This study included relatively young adults whose overall death rate was quite low. Less than 1% of study subjects died during the follow-up period.  It is challenging to sort out how particular activities affect the risk of death among such a small sample.

Finally, this study accounted for some factors (such as smoking) but not others that could have affected the results. The authors did not account for family history, cholesterol levels and blood pressure, among others. It's possible that TV watchers, for example, had higher blood pressure. Each of these factors could introduce significant error into the study's conclusions.

Still, the findings are intriguing -- and hard to ignore. Whether or not watching TV contributes to the early deaths of young and middle-aged adults, previous research is compelling. We know that getting regular exercise and sitting still less are important ways to improve your health and perhaps prolong your life.


What Changes Can I Make Now?

The authors of this study suggest limiting TV to "no longer than one to two hours each day." But I think it's far more complicated than that. The impact of reducing your TV watching from three to two hours a day would probably be quite small.  And the benefits you get from cutting back on TV will depend at last in part on what you do with that time instead.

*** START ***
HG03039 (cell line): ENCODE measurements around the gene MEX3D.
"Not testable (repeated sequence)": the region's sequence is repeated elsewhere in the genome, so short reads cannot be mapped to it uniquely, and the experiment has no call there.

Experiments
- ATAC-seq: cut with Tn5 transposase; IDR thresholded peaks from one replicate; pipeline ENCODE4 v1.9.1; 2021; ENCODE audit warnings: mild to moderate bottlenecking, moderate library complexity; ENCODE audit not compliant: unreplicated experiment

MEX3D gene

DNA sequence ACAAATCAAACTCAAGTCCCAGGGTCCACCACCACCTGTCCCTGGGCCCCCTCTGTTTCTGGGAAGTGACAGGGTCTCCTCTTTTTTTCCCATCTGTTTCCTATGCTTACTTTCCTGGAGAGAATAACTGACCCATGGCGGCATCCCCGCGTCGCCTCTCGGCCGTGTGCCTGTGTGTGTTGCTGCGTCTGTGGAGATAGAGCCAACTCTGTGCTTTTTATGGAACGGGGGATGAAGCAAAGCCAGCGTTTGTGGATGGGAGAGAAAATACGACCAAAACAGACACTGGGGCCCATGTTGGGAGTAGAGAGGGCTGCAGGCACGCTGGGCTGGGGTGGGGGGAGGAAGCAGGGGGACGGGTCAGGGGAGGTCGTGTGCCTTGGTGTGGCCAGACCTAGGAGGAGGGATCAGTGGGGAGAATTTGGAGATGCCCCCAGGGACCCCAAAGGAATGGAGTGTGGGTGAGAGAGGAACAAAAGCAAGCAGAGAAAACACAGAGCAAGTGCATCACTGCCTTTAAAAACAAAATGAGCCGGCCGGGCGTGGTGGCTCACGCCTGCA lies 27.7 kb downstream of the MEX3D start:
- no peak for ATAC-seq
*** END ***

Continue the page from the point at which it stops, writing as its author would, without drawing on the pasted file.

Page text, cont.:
Most people cannot (and would not want to) completely eliminate inactivity from their lives. But you can make changes to increase your chances of living a long, healthy life. Here's what you can do:

  • Exercise regularly. The American Heart Association suggests:
    • Aerobic exercise for at least two and a half hours a week (or half that if it's high intensity)
    • Muscle strengthening two or more days each week
  • Don't smoke. If you smoke, quitting is the biggest thing you can do to improve your health.
  • Maintain a healthy weight.
  • Keep your blood pressure, cholesterol levels and blood sugar in a good range.
  • Get screened for cancer and other diseases, and get vaccinated as recommended by your doctor.

Let your doctor know about any symptoms you are having. "Toughing it out" or wishing symptoms away is often not the best strategy.


What Can I Expect Looking to the Future?

The possibility that watching TV increases the risk of early death is not just intriguing -- it's worrisome as well. I'm all for encouraging less TV. But it's not clear to me why watching too much TV can double your risk of early death while equal or longer hours of computer work does not. And what conditions actually cause the early deaths of heavy TV watchers?  Is it heart disease, stroke, cancer or something else? This study was too small to provide definite answers.

We need more research to confirm the findings of this latest research. But we also need studies to answer why and how watching TV might shorten a person's lifespan.

It's possible that in the future, as TV becomes more interactive, we might even figure out a way to watch our favorite shows with less inactivity -- and less risk.

Last updated June 26, 2014